T.R. herself says to Jack, ‘I want to die young and neat. I don’t want to die old and sloppy.’ Well, I find this statement to be (probably intentionally) ironic, given that, more than anything else, the film that bears this lady’s name captures almost too well the glumness and aimlessness that people tend to feel in their twenties if they’re not the kinds of individuals who reside permanently on ‘most successful people under thirty’ lists, the way that Siimon Reynolds and Poppy King used to. In short, T.R. doesn’t know what to do with her life, as demonstrated by the way in which she has a boring job and goes out with idiots. The viewer might find herself forcefully addressing the television set, telling T.R. that she is smart and beautiful and needs to turn her life around, but how can T.R. turn her life around, really? At least if she were fifty pounds overweight, she could lose the fifty pounds. A person has so little control over most things, and this is especially the case when you are young, as you have so much ahead of you, and a lot of it will be awful, and a lot of the things that aren’t awful will be at least partly due to that slippery cat known as good luck. It is very much better to be older and to have got a decent chunk of the awful things that are going to happen to you over with, and to have any achievements safely achieved, so that no one can take them from you.
Furthermore, being middle aged is even better when you didn’t especially enjoy your twenties. A person like Martin Amis gets all autumnal about middle age because he published his first (award-wining, naturally!) novel at the age of twenty-four and was editor of The New Statesman at twenty-seven, so what the hell could he have had to look forward to? No wonder he spent all that money getting his teeth fixed. I freely admit that I nearly vomited the night before I turned forty, due simply to the prospect upsetting me so much; and the reason it upset me so much because I had always thought that once you turned forty, you were essentially just waiting for the grave. What I couldn’t have known is that the truly terrific thing about being middle aged is precisely the fact that it’s not nearly so long as it used to be until you die. Knowing that what you do doesn’t matter all that much because you’re probably going to be dead within thirty years is way more liberating even than leaving a small town for a big town would be. I can only hope that T.R. Baskin, against her express wishes, lived long enough to realise this magnificent truth.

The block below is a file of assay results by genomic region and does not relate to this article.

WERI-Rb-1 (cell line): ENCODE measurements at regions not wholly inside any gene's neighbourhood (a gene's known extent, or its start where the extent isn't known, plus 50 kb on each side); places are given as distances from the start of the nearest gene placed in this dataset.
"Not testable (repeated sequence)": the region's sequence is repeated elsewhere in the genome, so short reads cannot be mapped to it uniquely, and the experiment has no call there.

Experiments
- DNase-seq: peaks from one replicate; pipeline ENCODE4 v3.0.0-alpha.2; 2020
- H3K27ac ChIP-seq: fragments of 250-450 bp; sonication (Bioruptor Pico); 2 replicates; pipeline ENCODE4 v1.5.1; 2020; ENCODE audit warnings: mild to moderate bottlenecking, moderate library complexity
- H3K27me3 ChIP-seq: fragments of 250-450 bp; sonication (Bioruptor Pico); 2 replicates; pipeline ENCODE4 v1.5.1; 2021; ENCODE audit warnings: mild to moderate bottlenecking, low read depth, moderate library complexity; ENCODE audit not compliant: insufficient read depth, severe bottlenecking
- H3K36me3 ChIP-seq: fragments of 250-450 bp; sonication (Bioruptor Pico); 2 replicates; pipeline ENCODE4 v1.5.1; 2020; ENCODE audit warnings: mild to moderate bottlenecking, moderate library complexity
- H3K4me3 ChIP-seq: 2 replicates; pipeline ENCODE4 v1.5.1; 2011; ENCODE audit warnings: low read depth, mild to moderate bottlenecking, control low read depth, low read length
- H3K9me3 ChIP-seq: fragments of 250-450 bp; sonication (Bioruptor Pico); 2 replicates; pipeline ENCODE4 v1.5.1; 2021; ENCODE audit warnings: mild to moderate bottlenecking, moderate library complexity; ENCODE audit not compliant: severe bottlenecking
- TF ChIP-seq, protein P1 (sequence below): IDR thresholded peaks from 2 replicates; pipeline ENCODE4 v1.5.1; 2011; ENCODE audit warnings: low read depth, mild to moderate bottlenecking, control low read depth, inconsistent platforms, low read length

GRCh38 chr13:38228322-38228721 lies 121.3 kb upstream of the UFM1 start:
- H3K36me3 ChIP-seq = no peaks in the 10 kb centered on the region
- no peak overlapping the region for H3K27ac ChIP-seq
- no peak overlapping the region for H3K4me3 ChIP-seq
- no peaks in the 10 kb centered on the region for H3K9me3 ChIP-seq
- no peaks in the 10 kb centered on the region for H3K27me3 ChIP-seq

I cannot believe I missed this gem of a film and your hilarious analysis of it has made me determined to find it in a vault somewhere. You’ve made a fantastic point about comedians. I also suspect that good-looking people don’t become comedians (even if they do develop a sense of humour) because it is actually much easier to be a leading man or woman. Comedy is terribly underrated, I think. Why would any performer do something hard when he or she could earn a nice fist full of cash for standing there and looking pretty? Standing there and looking pretty has the added advantage of being less risky. A person may be boring in such a role, but he or she is not likely to end up looking like a total jackass if things don’t go well.
Thanks so much, Genevieve – geez, standing there and looking pretty sounds appealing!
You know, at first I thought that my ‘takeaway’ from this article (as the homogeneous blobs within the LinkedIn matrix like to say) was going to be the novelty arrow line.
Yet your observation about nothing ever happening to unfunny attractive people was so penetrative (in a non-novelty arrow way) that I immediately had to google it to check whether this was in fact a very famous quote of which I was embarrassingly ignorant. I’m not sure that it is a complete explanation but to me it rings true, particularly combined with the privileges of the good-looking that obviate the need to use self-deprecation as self-defence and which provide a more limited exposure to life’s inconveniences that provide nutrient-rich comedic fodder.